The program, which is being organized by researchers in several Canadian cities, uses a risk prediction model developed by scientists in the United Kingdom. Women will be screened early in their pregnancy — at the same time other tests are offered for conditions such as Down syndrome.

"So we'd do the exact same thing except we will, when she comes for an appointment, take more of a detailed history. We'll measure her blood pressure and we'll measure her blood flow to the uterus," said Johnson.

Dr. Jo-Ann Johnson is planning to start a pre-eclampsia screening and treatment pilot program at EFW Radiology's Seton location in 2019. Similar pilot programs are in the works in other Canadian cities. (Jennifer Lee/CBC)

Women considered at risk will be offered a simple treatment of two baby Aspirin at bedtime, which studies have shown can reduce pre-eclampsia rates by up to 82 per cent.

"If you were to prevent 80 per cent of those cases using low-dose Aspirin, you would save approximately $14 million on the maternal side alone. I think that is very powerful," said Johnson.

But after 30 years as an obstetrician, Johnson said there is much more to it than that. It's stories like Kernohan's that keep her pushing ahead.

"I think of her and there's no question it's worth it. If there's anything we could have done to prevent that outcome, we need to be doing it." she said.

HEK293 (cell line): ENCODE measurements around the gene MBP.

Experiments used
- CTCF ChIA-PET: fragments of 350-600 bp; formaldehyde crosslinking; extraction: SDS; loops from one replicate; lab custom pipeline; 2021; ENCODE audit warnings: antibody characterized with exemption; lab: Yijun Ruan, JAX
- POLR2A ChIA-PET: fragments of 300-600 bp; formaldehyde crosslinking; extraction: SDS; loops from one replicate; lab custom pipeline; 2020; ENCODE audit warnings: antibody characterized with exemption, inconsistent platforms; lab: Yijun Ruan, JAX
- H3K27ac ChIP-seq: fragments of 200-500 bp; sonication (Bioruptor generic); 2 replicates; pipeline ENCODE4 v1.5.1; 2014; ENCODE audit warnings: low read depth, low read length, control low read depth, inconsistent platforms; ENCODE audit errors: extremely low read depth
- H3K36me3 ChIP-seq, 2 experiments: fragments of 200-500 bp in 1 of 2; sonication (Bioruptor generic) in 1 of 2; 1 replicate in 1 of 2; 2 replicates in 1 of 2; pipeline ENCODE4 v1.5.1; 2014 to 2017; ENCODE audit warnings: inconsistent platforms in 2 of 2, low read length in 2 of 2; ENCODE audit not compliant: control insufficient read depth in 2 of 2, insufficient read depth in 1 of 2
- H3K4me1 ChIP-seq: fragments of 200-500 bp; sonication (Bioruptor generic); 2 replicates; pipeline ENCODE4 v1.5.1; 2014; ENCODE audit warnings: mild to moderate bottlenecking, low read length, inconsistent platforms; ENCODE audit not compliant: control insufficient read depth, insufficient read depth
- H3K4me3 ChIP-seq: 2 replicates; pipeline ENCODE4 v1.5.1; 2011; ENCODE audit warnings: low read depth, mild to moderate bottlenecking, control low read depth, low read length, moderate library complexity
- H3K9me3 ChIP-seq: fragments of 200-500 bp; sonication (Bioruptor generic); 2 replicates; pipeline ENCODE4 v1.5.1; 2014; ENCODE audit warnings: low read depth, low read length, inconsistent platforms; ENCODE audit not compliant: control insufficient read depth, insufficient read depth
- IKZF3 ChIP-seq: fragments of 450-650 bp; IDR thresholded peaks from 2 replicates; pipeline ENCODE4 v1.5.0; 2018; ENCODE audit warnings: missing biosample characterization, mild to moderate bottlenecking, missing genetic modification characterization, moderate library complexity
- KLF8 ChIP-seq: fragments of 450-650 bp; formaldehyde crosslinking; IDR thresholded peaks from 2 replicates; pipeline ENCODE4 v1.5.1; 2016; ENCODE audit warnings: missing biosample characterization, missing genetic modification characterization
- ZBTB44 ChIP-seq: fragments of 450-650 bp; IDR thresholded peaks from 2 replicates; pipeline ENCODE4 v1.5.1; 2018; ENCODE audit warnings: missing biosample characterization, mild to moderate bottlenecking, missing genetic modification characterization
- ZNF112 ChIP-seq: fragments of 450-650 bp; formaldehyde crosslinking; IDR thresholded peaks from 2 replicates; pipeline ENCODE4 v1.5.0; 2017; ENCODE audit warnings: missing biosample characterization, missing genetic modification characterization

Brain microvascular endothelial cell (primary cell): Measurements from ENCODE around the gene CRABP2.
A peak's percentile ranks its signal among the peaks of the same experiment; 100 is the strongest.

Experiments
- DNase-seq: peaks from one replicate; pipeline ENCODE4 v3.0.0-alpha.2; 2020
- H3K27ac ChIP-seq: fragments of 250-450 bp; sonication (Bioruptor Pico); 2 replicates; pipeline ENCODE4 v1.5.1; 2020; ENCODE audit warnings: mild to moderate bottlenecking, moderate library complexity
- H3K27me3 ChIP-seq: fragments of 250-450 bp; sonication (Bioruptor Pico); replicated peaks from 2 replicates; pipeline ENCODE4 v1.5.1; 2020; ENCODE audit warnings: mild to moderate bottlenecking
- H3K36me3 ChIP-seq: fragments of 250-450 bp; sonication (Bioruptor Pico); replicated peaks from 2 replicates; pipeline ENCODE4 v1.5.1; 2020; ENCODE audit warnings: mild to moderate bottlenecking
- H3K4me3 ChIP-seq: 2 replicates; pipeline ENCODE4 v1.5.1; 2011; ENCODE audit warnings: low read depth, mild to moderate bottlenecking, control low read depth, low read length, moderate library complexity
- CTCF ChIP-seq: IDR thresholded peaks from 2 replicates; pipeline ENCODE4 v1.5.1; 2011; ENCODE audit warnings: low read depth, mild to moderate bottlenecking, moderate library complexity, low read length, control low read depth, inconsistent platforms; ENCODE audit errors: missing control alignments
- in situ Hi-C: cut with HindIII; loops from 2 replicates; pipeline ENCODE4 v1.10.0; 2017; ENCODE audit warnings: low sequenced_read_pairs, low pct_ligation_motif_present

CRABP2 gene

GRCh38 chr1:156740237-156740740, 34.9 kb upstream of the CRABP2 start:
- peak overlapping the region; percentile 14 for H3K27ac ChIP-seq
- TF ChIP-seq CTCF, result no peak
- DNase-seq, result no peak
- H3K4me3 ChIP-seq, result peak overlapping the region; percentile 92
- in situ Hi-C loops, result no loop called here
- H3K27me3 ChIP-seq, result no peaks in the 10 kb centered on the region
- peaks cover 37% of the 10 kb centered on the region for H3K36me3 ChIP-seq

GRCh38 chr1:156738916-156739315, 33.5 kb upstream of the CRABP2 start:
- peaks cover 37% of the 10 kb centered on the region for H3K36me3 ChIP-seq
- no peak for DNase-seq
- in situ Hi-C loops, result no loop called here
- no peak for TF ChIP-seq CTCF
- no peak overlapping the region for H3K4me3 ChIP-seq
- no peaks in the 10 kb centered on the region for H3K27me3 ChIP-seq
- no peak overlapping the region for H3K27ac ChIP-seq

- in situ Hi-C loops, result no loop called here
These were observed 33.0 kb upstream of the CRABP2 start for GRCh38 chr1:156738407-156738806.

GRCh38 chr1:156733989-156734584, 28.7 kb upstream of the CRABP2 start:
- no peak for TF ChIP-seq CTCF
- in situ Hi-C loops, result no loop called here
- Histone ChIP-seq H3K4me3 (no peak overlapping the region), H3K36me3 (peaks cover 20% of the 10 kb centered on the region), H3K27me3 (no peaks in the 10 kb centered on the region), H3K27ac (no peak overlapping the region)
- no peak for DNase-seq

'We don't know enough'

Young, who recently celebrated her granddaughter first birthday, is now focused on keeping her daughter's memory alive.

"I just feel that it's too important. We didn't know enough about [HELLP syndrome] and I know there's hundreds of thousands of other people that don't know about it," said Young, who has raised nearly $30,000 for Johnson's research.

On Oct. 6, Young will host the first annual Cara HELLPS run and walk from 10 a.m. to 1 p.m. at South Glenmore Park.

It will be an emotional day, marking the first anniversary of her daughter's death.

"I can't just sit back and go okay, I've lost a daughter, knowing it could happen to somebody else's daughter," said Young. 

"She was so … loving, nurturing, kind … and I know she's by my side cheering me on." 

Cara Kernohan's mother, Jill Young, is raising money for local pre-eclampsia research. (Jill Young)

About the Author

Jennifer Lee

Reporter

Jennifer Lee is a CBC News reporter based in Calgary. She worked at CBC Toronto, Saskatoon, and Regina, before landing in Calgary in 2002. If you have a health or human interest story to share, let her know. Jennifer.Lee@cbc.ca